matter, about the welfare problem, civil rights, dissent, the cities, the 1972 Presidential election and change in general. However, these are the people who have to be convinced; then progress in gun control could very likely follow.
Mark Green, James M. Fallows, and David R. Zwick. Who owns Congress?
The influence of big money on government has been a theme of critics ever since the founding of the Republic. Were it not for the sordid tales of bribery and payoffs regularly floating out from behind the Capitol Curtain, scandal columnists would long ago have gone on unemployment compensation. But for all their titillating impact, the crudest forms of bribery are vastly overshadowed as a corrupting influence by a much more sophisticated and widespread practice. Instead of going into the congressman's pockets, the money is instead put in the campaign coffers for the next (or sometimes the previous) election.
Of course, when a big campaign contribution is given in return for an assurance of receiving special treatment, it doesn't matter what the transaction is called. It's still nothing more than good old-fashioned graft in a very thin disguise. But who needs to extract a promise from a politician if spending enough money at election time can put a "reliable" man into office? Or better yet, if spending enough money at primary election and nominating time can ensure that all the surviving candidates by the time the general election rolls around are "reliable." Whether campaign contributions buy an entire election or favored treatment or simply special access to politicians, they are the main reason why the rich men who make them get richer while the average citizen gets what little is left over.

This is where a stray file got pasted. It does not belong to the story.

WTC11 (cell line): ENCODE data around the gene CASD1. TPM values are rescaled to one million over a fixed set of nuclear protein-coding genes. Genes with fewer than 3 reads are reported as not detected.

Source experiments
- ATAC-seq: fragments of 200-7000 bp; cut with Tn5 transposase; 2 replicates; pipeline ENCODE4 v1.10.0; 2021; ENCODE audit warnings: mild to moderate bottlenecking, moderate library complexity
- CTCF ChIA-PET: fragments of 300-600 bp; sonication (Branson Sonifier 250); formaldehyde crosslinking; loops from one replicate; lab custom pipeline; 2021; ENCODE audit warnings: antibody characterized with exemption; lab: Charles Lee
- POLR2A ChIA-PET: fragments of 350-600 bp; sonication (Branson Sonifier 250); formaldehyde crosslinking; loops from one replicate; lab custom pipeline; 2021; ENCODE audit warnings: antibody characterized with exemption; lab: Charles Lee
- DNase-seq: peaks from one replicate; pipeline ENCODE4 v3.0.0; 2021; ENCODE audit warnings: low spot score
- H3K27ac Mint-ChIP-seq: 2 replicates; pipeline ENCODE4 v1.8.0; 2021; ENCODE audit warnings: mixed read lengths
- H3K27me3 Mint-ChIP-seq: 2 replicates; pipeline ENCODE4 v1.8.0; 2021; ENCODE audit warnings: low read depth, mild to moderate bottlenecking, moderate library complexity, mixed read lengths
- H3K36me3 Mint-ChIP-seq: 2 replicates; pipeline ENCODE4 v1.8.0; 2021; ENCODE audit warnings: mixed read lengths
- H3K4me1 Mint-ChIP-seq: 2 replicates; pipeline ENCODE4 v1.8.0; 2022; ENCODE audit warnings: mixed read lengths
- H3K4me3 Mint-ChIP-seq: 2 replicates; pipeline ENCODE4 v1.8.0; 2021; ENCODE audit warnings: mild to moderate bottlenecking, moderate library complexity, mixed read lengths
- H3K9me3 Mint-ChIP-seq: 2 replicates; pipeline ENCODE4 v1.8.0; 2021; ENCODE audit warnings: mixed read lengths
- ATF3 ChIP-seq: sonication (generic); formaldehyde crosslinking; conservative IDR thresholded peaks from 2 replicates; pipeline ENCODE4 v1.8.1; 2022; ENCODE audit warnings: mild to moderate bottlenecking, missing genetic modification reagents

Part of the problem is inflation. Like meat, congressmen have risen in price. As the cost of U.S.-Prime political influence has soared, casual buyers have fled the market and left it to the truly rich or the corporate purchasers. Expenses weren't always so high. In the election campaign of 1846, friends of Abraham Lincoln collected a fund for his first try for Congress. The $200 they scraped together would barely cover one week's phone bills for a modern candidate. But at the end of the campaign, Lincoln returned $199.25 of it. The rest had gone for his one campaign expense, a barrel of cider for local farm hands.
Honest Abe might have spent the rest of his life chopping rails if he'd tried the same thing much later. The turning point for campaign expenses came with the Civil War. As the newly powerful corporate empires began to buy political favors--and as the politicians of the time showed themselves willing to be bought--competition pushed the prices up. The mounting expense, however, did not curb demand, since the companies saw the hard business advantage of friendly politicians. In 1903, a Standard Oil agent (who was himself a member of Congress), screening a "loan request" from a senator, wrote to the company's vice-president John Archbold, "Do you want to make the investment?"
The return on investments like this was a Congress increasingly populated with men like Senator Boies Penrose. Penrose was a Pennsylvanian, a Republican, and a devoted glutton.1 But his deepest allegiance was to the welfare of Corporate America. He explained his philosophy of economy and life to a group of his business beneficiaries: "I believe in a division of labor. You send us to Congress; we pass laws under . . . which you make money; . . . and out of your profits you further contribute to our campaign funds to send us back again to pass more laws to enable you to make more money." A good operating guideline, he once confided to an associate, was to work on "legislation that meant something to men with real money and let them foot the bill" (as when Ar